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Add Gerald McCoy to growing list of disgruntled Buccaneers

Roy Cummings

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Photo by Zach Bolinger/Icon Sportswire

TAMPA – Safety T.J. Ward and defensive tackle Chris Baker may not be the only members of the Buccaneers defense unhappy with the way they’re being used this season.

Five-time Pro Bowl three technique Gerald McCoy doesn’t seem too thrilled with the way the team has been using him of late either.

McCoy spent about half the game last week working in a three-man front and while he didn’t come right out and say he didn’t like it, he certainly didn’t endorse the practice.

 “I just play what they call,’’ McCoy said with a sardonic chuckle when asked about the strategy. “Whatever we run, I just kind of go with it. I’m a team guy so I do what they ask me to do.

 “Do I feel like I could be more effective in a different way? Yes. But I’m a team guy. It’s not about Gerald. So whatever coach calls is what I’m going to run.’’

Bucs defensive coordinator Mike Smith acknowledge making more use of a three-lineman, three-linebacker, five-defensive back set in the Bucs 30-27 loss at Buffalo last week.

Smith admitted the approach neutralizes McCoy’s ability to penetrate the line of scrimmage and disrupt the passer but he said the scheme is designed to add more pressure to the quarterback overall.

In that regard, the scheme worked. The Bucs recorded 14 quarterback pressures in the loss to the Bills, including three from McCoy. But they only generated one sack, their league-worst seventh of the season.

McCoy isn’t surprised.

“Your rush has to be different for sure (out of a three-man front),’’ McCoy said. “You can be aggressive but not as aggressive (as you usually are) because when you have a guy like Tyrod (Taylor) or Cam (Newton) you really just have to mirror the quarterback.

 “And for me, I make guys move. That’s why I give guards so much hell p- because once I get them in space it’s a problem for them. But when you’re in a three-man front, you really can’t do that.

 “But hey, we’re just trying to figure out a way to win. I don’t think any coach is here trying to put clamps on anybody. That’s why I said it’s not about me. It’s about the team and the ultimate goal is to win.

 “And if coaches feel like that’s the best way to win, then I’m going to go with it. I don’t’ game plan. I just play what the coaches call and if they feel lie that’s what’s going to help us win I go with it. No complaints just go play.’’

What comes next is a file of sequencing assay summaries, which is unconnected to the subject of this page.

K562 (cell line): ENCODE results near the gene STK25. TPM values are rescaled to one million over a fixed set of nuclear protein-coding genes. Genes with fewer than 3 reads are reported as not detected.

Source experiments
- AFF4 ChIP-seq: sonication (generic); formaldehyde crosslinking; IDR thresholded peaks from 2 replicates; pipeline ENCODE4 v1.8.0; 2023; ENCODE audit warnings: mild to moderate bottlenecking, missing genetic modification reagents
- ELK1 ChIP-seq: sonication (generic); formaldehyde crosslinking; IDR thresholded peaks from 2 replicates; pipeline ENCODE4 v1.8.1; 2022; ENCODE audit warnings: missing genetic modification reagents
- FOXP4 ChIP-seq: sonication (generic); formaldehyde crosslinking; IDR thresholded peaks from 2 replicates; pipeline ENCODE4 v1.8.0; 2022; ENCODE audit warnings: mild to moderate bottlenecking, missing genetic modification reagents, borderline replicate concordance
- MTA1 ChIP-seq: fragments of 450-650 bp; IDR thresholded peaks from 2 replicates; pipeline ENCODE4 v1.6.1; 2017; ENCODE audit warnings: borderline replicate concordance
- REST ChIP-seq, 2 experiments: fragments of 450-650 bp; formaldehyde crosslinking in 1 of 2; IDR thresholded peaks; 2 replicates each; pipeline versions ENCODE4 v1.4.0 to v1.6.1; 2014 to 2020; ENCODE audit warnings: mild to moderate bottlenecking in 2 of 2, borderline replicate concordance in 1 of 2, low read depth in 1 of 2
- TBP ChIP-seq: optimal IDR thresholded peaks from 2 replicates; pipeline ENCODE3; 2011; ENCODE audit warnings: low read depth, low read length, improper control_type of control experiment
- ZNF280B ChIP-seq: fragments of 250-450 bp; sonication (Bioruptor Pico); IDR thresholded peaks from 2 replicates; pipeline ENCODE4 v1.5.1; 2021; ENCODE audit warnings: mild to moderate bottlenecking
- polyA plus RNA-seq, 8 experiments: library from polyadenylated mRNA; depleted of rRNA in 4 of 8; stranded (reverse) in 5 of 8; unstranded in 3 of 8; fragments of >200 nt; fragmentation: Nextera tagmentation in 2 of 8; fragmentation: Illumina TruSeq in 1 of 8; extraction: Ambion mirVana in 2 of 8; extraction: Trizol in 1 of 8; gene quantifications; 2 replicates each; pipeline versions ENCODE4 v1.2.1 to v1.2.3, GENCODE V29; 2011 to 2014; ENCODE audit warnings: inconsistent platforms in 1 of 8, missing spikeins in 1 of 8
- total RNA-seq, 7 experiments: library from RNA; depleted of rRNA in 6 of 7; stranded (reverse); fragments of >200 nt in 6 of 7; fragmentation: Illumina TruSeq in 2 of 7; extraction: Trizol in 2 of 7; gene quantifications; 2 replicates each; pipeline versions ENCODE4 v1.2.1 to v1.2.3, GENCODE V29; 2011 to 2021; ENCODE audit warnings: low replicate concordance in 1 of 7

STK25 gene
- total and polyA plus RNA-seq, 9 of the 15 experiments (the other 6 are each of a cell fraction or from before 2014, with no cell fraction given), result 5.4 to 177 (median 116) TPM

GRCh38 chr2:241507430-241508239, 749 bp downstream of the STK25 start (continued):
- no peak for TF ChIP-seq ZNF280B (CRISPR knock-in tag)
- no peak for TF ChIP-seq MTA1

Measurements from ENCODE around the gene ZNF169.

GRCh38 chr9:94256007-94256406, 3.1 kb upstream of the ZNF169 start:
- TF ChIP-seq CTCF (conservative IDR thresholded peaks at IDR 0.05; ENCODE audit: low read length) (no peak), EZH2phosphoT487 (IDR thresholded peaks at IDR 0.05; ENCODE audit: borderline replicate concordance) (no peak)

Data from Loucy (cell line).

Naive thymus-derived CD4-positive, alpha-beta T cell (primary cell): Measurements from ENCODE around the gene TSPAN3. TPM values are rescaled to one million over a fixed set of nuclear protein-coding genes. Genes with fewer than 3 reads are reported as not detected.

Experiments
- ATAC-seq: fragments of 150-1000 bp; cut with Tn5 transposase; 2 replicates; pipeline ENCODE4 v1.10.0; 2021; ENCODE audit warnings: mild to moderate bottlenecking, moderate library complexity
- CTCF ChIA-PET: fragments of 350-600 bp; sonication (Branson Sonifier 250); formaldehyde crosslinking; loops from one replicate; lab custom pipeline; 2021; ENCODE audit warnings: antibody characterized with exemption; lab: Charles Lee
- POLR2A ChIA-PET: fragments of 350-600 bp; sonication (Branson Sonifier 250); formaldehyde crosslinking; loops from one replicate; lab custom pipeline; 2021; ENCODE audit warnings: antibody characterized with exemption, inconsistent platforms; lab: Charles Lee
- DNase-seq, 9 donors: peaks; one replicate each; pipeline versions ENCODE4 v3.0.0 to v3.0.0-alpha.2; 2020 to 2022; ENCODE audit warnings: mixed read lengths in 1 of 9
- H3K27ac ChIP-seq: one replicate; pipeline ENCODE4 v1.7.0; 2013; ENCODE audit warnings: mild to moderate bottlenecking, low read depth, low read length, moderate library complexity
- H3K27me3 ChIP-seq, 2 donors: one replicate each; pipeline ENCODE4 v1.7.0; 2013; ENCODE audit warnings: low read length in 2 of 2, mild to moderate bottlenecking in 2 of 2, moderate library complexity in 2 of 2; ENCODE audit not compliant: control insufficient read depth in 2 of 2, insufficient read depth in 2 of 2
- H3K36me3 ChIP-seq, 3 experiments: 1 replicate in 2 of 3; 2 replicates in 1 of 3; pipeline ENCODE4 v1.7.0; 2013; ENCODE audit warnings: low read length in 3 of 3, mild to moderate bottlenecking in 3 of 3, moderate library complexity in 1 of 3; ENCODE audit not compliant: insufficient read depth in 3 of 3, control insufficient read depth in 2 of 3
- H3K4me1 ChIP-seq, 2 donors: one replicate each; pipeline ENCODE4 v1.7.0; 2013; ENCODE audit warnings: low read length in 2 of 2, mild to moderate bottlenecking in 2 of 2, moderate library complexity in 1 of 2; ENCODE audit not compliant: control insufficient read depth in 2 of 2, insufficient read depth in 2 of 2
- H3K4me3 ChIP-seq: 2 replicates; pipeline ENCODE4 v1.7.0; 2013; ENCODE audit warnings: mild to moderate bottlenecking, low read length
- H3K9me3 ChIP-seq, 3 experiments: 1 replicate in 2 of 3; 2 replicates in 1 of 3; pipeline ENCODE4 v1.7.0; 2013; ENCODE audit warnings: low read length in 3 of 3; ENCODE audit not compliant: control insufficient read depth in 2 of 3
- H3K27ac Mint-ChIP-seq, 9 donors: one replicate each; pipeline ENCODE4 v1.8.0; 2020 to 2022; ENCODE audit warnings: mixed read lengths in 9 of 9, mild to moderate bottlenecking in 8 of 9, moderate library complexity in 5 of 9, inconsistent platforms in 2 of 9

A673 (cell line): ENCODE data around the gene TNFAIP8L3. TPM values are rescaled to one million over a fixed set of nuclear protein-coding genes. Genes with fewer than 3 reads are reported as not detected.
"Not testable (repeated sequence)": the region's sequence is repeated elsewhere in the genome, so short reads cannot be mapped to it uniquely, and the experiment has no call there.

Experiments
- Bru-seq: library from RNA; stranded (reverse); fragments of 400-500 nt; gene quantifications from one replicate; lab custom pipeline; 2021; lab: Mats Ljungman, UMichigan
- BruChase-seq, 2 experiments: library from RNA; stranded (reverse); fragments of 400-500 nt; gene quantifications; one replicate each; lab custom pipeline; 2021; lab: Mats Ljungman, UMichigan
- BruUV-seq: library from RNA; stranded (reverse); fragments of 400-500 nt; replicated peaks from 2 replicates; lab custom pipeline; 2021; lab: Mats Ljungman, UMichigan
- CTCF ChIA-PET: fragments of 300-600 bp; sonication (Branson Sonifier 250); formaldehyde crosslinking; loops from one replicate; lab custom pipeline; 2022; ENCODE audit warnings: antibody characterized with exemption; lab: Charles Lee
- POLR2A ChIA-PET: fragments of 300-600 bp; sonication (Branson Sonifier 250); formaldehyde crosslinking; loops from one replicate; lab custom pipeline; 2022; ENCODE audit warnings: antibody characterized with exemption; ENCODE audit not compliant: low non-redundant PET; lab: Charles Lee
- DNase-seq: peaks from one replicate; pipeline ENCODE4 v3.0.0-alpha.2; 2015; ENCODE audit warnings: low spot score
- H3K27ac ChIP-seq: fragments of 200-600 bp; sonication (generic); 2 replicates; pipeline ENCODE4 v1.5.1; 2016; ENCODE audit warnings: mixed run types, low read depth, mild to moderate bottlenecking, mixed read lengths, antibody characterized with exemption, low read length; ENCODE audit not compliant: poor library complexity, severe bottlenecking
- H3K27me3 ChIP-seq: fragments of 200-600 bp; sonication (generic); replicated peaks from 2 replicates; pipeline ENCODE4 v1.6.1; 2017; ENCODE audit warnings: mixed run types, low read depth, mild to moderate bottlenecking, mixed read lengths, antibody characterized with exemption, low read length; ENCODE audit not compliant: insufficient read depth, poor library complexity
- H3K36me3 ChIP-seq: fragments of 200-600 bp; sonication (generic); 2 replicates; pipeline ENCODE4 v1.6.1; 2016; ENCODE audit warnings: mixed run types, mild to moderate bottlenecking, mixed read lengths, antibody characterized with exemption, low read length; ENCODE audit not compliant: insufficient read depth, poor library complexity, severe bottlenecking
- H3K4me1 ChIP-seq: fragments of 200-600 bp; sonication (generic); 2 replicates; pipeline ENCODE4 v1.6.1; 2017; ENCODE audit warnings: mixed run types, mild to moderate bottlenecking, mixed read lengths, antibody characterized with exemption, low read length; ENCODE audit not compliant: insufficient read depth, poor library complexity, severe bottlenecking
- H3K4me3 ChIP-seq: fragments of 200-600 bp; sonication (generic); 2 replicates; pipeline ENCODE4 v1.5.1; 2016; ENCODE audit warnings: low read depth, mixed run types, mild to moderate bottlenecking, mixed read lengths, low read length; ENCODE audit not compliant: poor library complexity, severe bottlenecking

It’s not just the extended use of the three-man fronts that McCoy questioned. As he has in the past, he also questioned the team’s extensive use of stunts, twists and games.

 “We can do less games and less twisting and more straight rush,’’ McCoy said. “But regardless of what it is, we just have to be better, We have to get him to the ground.

 We’re getting to the QB, we have to get him ion the ground. It doesn’t matter how much you hit him. You can hit him constantly. We have to get him on the ground.’’

Roy Cummings is a native of Chicago, Illinois who grew up in the suburb of Lombard. He and his family later moved to Lakeland, Florida, where Roy attended high school at Kathleen High. He graduated from the University of South Florida with a Bachelor's Degree in Mass Communications in 1983 and immediately went to work for the Tampa Tribune. After five years working in a Polk County bureau covering everything from high school sports to college football to the Orlando Magic of the NBA, Roy moved back to Tampa and became the Tribune's first beat writer for the Tampa Bay Lightning, covering the team from its inception through the first eight years on the ice. He was then moved to the Buccaneers beat, where he stayed until the paper was folded in May, 2016. A two-time Florida Sports Writer of the Year, Roy has extensive experience covering all Tampa professional sports teams, including the Tampa Bay Rays.

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1 Comment

1 Comment

  1. crosseyedlemon

    October 26, 2017 at 7:55 am

    The Bucs offense is about the worst in time of possession which means that even if the defense does find a workable system, McCoy, Ward and Baker will be worn down to a nub by the end of the season.

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